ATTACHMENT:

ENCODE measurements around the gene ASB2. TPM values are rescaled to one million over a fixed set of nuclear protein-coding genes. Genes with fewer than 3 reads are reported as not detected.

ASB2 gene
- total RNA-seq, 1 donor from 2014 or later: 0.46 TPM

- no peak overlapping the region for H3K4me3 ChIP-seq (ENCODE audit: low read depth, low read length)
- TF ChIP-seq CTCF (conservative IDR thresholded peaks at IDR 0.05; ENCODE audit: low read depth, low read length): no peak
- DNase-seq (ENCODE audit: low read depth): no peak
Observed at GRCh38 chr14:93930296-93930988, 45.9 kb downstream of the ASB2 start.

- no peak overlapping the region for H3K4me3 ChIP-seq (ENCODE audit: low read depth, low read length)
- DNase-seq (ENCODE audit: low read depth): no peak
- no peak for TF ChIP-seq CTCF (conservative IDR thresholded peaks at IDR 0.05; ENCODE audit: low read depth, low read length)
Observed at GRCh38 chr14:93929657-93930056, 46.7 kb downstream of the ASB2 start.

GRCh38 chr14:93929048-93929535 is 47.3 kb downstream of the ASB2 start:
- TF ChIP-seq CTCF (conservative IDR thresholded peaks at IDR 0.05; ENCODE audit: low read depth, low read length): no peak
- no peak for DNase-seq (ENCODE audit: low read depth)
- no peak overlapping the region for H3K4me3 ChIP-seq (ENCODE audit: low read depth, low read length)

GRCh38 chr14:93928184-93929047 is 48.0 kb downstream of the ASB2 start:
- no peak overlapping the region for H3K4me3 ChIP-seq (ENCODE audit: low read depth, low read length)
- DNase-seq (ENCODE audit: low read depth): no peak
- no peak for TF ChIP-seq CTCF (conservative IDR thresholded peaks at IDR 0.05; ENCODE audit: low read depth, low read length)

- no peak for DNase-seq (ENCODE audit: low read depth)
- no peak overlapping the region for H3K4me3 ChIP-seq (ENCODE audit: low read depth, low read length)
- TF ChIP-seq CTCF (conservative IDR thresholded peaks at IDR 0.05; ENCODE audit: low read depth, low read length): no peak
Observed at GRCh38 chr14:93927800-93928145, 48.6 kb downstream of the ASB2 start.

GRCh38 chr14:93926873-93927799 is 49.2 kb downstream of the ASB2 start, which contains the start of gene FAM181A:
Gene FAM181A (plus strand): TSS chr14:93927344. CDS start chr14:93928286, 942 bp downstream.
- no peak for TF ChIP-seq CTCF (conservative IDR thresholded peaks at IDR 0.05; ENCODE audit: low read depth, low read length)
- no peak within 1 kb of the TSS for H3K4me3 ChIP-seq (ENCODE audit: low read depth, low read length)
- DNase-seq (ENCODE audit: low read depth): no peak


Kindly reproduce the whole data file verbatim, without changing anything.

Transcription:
ENCODE measurements around the gene ASB2. TPM values are rescaled to one million over a fixed set of nuclear protein-coding genes. Genes with fewer than 3 reads are reported as not detected.

ASB2 gene
- total RNA-seq, 1 donor from 2014 or later: 0.46 TPM

- no peak overlapping the region for H3K4me3 ChIP-seq (ENCODE audit: low read depth, low read length)
- TF ChIP-seq CTCF (conservative IDR thresholded peaks at IDR 0.05; ENCODE audit: low read depth, low read length): no peak
- DNase-seq (ENCODE audit: low read depth): no peak
Observed at GRCh38 chr14:93930296-93930988, 45.9 kb downstream of the ASB2 start.

- no peak overlapping the region for H3K4me3 ChIP-seq (ENCODE audit: low read depth, low read length)
- DNase-seq (ENCODE audit: low read depth): no peak
- no peak for TF ChIP-seq CTCF (conservative IDR thresholded peaks at IDR 0.05; ENCODE audit: low read depth, low read length)
Observed at GRCh38 chr14:93929657-93930056, 46.7 kb downstream of the ASB2 start.

GRCh38 chr14:93929048-93929535 is 47.3 kb downstream of the ASB2 start:
- TF ChIP-seq CTCF (conservative IDR thresholded peaks at IDR 0.05; ENCODE audit: low read depth, low read length): no peak
- no peak for DNase-seq (ENCODE audit: low read depth)
- no peak overlapping the region for H3K4me3 ChIP-seq (ENCODE audit: low read depth, low read length)

GRCh38 chr14:93928184-93929047 is 48.0 kb downstream of the ASB2 start:
- no peak overlapping the region for H3K4me3 ChIP-seq (ENCODE audit: low read depth, low read length)
- DNase-seq (ENCODE audit: low read depth): no peak
- no peak for TF ChIP-seq CTCF (conservative IDR thresholded peaks at IDR 0.05; ENCODE audit: low read depth, low read length)

- no peak for DNase-seq (ENCODE audit: low read depth)
- no peak overlapping the region for H3K4me3 ChIP-seq (ENCODE audit: low read depth, low read length)
- TF ChIP-seq CTCF (conservative IDR thresholded peaks at IDR 0.05; ENCODE audit: low read depth, low read length): no peak
Observed at GRCh38 chr14:93927800-93928145, 48.6 kb downstream of the ASB2 start.

GRCh38 chr14:93926873-93927799 is 49.2 kb downstream of the ASB2 start, which contains the start of gene FAM181A:
Gene FAM181A (plus strand): TSS chr14:93927344. CDS start chr14:93928286, 942 bp downstream.
- no peak for TF ChIP-seq CTCF (conservative IDR thresholded peaks at IDR 0.05; ENCODE audit: low read depth, low read length)
- no peak within 1 kb of the TSS for H3K4me3 ChIP-seq (ENCODE audit: low read depth, low read length)
- DNase-seq (ENCODE audit: low read depth): no peak